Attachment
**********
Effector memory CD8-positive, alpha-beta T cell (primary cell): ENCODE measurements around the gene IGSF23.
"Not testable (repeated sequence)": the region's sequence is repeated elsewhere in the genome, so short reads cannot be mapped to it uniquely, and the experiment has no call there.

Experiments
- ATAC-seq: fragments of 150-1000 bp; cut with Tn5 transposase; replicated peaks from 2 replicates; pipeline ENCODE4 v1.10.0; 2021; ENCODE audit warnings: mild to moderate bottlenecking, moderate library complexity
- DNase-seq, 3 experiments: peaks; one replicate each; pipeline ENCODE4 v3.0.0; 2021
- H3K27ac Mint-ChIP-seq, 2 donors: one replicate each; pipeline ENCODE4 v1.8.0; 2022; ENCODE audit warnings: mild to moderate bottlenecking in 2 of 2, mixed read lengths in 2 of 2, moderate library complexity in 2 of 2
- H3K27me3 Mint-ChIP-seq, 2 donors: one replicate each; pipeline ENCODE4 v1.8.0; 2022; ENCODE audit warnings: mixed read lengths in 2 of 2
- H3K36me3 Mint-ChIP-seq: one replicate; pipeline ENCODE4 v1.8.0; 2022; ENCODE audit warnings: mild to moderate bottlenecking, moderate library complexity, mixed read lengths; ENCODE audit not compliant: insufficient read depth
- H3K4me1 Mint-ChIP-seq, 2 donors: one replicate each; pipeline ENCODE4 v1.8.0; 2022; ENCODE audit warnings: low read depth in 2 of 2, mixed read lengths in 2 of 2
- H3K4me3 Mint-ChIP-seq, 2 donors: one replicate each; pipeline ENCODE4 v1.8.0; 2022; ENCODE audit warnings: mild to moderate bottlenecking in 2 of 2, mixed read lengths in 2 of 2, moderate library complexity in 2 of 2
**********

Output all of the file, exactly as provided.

Effector memory CD8-positive, alpha-beta T cell (primary cell): ENCODE measurements around the gene IGSF23.
"Not testable (repeated sequence)": the region's sequence is repeated elsewhere in the genome, so short reads cannot be mapped to it uniquely, and the experiment has no call there.

Experiments
- ATAC-seq: fragments of 150-1000 bp; cut with Tn5 transposase; replicated peaks from 2 replicates; pipeline ENCODE4 v1.10.0; 2021; ENCODE audit warnings: mild to moderate bottlenecking, moderate library complexity
- DNase-seq, 3 experiments: peaks; one replicate each; pipeline ENCODE4 v3.0.0; 2021
- H3K27ac Mint-ChIP-seq, 2 donors: one replicate each; pipeline ENCODE4 v1.8.0; 2022; ENCODE audit warnings: mild to moderate bottlenecking in 2 of 2, mixed read lengths in 2 of 2, moderate library complexity in 2 of 2
- H3K27me3 Mint-ChIP-seq, 2 donors: one replicate each; pipeline ENCODE4 v1.8.0; 2022; ENCODE audit warnings: mixed read lengths in 2 of 2
- H3K36me3 Mint-ChIP-seq: one replicate; pipeline ENCODE4 v1.8.0; 2022; ENCODE audit warnings: mild to moderate bottlenecking, moderate library complexity, mixed read lengths; ENCODE audit not compliant: insufficient read depth
- H3K4me1 Mint-ChIP-seq, 2 donors: one replicate each; pipeline ENCODE4 v1.8.0; 2022; ENCODE audit warnings: low read depth in 2 of 2, mixed read lengths in 2 of 2
- H3K4me3 Mint-ChIP-seq, 2 donors: one replicate each; pipeline ENCODE4 v1.8.0; 2022; ENCODE audit warnings: mild to moderate bottlenecking in 2 of 2, mixed read lengths in 2 of 2, moderate library complexity in 2 of 2